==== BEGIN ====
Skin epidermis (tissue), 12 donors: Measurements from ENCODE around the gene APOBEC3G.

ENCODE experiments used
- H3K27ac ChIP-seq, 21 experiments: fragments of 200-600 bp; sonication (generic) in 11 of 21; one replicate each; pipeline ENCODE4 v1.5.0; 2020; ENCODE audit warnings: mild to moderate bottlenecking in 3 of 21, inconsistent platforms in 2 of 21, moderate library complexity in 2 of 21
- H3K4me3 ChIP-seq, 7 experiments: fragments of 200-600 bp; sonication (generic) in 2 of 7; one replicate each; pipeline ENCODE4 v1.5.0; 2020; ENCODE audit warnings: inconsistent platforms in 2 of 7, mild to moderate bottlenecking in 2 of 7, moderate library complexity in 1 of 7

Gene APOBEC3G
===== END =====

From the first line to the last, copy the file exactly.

Skin epidermis (tissue), 12 donors: Measurements from ENCODE around the gene APOBEC3G.

ENCODE experiments used
- H3K27ac ChIP-seq, 21 experiments: fragments of 200-600 bp; sonication (generic) in 11 of 21; one replicate each; pipeline ENCODE4 v1.5.0; 2020; ENCODE audit warnings: mild to moderate bottlenecking in 3 of 21, inconsistent platforms in 2 of 21, moderate library complexity in 2 of 21
- H3K4me3 ChIP-seq, 7 experiments: fragments of 200-600 bp; sonication (generic) in 2 of 7; one replicate each; pipeline ENCODE4 v1.5.0; 2020; ENCODE audit warnings: inconsistent platforms in 2 of 7, mild to moderate bottlenecking in 2 of 7, moderate library complexity in 1 of 7

Gene APOBEC3G